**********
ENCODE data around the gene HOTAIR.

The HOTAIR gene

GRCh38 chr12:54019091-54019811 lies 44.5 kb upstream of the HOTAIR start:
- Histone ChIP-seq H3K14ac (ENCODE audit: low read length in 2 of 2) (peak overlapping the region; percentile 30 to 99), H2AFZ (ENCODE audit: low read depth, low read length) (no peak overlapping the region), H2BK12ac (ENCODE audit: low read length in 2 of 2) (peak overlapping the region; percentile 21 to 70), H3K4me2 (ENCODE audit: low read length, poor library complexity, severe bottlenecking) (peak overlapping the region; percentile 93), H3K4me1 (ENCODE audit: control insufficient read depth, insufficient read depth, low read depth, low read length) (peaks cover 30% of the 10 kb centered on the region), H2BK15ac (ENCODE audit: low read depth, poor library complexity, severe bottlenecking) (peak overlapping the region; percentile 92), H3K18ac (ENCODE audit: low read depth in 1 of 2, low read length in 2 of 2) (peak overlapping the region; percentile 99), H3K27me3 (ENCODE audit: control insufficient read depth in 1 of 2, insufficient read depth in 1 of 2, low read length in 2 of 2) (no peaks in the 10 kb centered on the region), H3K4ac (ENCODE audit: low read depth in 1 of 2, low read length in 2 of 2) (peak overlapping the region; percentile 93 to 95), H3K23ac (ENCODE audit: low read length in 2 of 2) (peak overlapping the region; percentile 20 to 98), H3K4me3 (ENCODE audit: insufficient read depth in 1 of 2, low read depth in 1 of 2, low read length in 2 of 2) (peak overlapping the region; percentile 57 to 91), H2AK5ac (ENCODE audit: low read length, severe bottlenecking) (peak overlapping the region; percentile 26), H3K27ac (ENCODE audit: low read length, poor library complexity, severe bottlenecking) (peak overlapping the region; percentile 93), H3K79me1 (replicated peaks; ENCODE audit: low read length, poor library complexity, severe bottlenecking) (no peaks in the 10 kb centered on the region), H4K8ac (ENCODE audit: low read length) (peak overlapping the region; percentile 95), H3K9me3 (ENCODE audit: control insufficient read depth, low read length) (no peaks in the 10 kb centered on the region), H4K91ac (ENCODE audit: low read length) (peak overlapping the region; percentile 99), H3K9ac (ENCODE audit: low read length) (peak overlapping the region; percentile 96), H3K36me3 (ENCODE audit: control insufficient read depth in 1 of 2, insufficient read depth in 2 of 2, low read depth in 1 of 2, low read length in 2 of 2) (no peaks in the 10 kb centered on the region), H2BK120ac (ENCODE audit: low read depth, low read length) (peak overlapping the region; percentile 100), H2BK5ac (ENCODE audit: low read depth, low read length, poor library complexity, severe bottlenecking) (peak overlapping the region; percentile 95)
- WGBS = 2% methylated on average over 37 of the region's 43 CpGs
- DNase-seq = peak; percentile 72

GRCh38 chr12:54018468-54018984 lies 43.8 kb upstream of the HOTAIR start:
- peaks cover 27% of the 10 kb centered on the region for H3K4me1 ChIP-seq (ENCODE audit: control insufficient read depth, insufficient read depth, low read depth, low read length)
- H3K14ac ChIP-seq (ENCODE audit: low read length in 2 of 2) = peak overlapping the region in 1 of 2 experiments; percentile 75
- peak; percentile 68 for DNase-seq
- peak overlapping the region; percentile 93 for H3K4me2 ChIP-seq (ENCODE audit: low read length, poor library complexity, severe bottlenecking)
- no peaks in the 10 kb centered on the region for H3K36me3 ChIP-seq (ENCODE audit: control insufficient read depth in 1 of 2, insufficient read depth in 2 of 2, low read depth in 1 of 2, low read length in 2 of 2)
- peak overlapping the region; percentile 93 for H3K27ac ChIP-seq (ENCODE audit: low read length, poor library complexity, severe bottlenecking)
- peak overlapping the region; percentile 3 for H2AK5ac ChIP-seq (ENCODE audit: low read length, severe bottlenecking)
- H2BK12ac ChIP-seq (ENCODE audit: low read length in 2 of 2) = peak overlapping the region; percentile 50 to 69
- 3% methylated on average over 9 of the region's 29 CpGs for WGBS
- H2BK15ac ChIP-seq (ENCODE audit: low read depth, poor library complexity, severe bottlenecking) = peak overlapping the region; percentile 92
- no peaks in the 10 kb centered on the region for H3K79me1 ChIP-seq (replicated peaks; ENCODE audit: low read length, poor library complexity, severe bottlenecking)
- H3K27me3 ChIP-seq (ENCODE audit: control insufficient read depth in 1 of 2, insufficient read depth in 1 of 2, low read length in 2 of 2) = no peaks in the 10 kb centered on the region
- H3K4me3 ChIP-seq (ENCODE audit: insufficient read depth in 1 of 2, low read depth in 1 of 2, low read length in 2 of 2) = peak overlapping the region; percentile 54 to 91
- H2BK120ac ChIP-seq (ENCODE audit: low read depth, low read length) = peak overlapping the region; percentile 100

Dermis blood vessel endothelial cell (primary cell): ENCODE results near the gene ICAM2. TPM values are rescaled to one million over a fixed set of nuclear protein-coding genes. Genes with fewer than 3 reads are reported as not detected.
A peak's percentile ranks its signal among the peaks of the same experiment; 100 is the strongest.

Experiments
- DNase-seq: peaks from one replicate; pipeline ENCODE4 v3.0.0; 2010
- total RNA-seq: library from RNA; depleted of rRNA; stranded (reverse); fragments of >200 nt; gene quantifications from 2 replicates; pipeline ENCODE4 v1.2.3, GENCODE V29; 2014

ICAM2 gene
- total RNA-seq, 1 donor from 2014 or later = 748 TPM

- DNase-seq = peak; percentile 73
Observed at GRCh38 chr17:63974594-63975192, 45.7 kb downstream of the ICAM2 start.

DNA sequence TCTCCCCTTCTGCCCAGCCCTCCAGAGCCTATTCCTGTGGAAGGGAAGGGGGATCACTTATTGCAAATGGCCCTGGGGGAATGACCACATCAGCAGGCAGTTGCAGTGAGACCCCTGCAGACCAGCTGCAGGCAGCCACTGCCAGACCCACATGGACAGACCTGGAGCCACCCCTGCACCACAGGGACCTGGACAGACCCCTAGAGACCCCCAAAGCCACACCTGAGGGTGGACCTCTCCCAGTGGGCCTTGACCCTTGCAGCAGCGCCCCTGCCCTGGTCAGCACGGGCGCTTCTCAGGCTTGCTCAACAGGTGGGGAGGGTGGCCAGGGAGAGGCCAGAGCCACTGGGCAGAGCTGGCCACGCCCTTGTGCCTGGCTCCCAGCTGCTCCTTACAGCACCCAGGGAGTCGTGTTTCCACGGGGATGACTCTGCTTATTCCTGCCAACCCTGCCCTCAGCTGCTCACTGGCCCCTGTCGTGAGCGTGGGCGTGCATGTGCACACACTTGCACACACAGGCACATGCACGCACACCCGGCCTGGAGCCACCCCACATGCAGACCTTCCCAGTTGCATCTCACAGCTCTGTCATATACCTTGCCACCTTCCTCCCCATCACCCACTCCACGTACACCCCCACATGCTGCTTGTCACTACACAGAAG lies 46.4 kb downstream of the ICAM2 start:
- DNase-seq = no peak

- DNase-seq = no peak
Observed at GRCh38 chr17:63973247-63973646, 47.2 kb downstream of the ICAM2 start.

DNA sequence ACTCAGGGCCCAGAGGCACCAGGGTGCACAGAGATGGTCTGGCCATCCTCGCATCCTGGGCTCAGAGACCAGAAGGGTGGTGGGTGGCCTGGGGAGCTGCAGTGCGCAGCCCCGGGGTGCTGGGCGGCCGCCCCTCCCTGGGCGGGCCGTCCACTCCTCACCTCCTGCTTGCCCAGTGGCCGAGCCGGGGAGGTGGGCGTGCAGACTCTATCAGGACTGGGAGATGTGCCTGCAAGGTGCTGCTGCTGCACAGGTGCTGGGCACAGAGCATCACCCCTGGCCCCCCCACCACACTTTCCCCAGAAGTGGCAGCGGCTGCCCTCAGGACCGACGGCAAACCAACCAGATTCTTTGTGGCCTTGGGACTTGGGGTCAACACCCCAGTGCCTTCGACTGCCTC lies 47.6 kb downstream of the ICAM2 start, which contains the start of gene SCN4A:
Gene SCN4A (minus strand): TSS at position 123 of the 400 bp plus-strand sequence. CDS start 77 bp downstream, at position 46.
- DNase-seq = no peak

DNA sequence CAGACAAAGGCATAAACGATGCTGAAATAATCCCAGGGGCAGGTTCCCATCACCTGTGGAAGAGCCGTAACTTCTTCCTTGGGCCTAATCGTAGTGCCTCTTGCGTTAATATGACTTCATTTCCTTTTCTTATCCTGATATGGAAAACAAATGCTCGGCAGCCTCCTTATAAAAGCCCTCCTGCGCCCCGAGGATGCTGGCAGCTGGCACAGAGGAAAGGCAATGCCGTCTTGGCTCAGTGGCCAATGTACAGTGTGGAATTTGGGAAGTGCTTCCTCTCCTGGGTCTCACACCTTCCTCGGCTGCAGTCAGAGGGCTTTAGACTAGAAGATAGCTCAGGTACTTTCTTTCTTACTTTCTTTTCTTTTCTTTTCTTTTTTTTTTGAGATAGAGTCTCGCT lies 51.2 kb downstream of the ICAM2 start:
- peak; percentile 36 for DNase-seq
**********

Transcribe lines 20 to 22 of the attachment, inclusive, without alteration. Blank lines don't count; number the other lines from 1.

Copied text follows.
- H3K4me3 ChIP-seq (ENCODE audit: insufficient read depth in 1 of 2, low read depth in 1 of 2, low read length in 2 of 2) = peak overlapping the region; percentile 54 to 91
- H2BK120ac ChIP-seq (ENCODE audit: low read depth, low read length) = peak overlapping the region; percentile 100

Dermis blood vessel endothelial cell (primary cell): ENCODE results near the gene ICAM2. TPM values are rescaled to one million over a fixed set of nuclear protein-coding genes. Genes with fewer than 3 reads are reported as not detected.